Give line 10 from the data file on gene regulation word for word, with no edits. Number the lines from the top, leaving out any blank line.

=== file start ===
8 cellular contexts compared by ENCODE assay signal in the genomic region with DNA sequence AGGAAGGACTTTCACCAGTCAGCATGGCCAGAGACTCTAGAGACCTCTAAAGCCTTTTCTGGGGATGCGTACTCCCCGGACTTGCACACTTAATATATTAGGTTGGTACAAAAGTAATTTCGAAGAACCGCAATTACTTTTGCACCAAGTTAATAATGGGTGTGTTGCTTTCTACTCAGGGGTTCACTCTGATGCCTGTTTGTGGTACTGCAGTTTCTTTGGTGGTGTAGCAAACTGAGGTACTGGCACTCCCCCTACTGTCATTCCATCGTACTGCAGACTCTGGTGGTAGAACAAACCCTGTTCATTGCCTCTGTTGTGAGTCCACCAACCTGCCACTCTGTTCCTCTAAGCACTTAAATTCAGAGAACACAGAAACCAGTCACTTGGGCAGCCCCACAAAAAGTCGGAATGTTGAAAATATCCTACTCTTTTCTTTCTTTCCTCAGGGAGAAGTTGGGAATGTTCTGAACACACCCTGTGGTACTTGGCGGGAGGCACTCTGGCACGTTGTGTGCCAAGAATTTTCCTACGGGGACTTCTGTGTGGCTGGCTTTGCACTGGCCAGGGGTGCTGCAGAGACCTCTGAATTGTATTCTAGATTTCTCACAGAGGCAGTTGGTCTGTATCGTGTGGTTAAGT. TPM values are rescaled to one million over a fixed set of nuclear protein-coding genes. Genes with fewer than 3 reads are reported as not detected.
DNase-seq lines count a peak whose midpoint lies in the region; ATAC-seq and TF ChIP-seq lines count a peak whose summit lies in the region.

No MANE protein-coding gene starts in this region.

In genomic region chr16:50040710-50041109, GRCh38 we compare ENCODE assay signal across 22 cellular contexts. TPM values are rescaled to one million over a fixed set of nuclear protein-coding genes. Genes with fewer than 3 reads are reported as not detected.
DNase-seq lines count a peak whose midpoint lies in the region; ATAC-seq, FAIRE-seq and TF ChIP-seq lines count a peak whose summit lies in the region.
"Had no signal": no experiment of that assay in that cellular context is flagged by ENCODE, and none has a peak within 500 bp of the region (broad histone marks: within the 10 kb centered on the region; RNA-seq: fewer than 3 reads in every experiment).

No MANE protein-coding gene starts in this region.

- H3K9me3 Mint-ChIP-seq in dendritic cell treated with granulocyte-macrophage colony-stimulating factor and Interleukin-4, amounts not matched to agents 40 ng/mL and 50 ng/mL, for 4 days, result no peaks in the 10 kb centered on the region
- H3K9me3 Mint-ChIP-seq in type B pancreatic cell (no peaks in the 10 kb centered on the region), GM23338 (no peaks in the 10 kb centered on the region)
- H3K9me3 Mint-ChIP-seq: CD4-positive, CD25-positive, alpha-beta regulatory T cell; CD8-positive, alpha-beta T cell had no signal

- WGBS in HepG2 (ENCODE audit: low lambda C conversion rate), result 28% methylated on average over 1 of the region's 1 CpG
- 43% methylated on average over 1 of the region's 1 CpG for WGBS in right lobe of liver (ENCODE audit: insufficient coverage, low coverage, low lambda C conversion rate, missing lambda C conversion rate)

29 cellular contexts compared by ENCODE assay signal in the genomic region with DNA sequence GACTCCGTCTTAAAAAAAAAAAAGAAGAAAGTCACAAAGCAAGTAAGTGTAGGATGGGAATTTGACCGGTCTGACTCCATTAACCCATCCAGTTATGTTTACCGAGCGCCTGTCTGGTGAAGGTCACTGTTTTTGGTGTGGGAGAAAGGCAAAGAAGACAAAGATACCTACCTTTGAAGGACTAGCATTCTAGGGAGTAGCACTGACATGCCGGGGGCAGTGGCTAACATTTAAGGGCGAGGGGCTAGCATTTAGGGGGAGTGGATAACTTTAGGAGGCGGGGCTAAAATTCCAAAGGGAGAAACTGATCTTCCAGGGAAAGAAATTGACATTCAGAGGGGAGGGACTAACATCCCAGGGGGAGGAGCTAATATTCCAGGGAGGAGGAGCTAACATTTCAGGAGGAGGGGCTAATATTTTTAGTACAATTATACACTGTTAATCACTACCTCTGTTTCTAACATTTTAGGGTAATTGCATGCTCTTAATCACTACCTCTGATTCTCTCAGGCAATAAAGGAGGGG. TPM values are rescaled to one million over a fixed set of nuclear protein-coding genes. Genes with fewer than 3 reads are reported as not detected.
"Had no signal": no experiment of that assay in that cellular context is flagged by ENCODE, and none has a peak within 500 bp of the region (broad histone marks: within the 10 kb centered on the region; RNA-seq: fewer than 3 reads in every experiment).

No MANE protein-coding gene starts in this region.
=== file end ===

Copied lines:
- H3K9me3 Mint-ChIP-seq: CD4-positive, CD25-positive, alpha-beta regulatory T cell; CD8-positive, alpha-beta T cell had no signal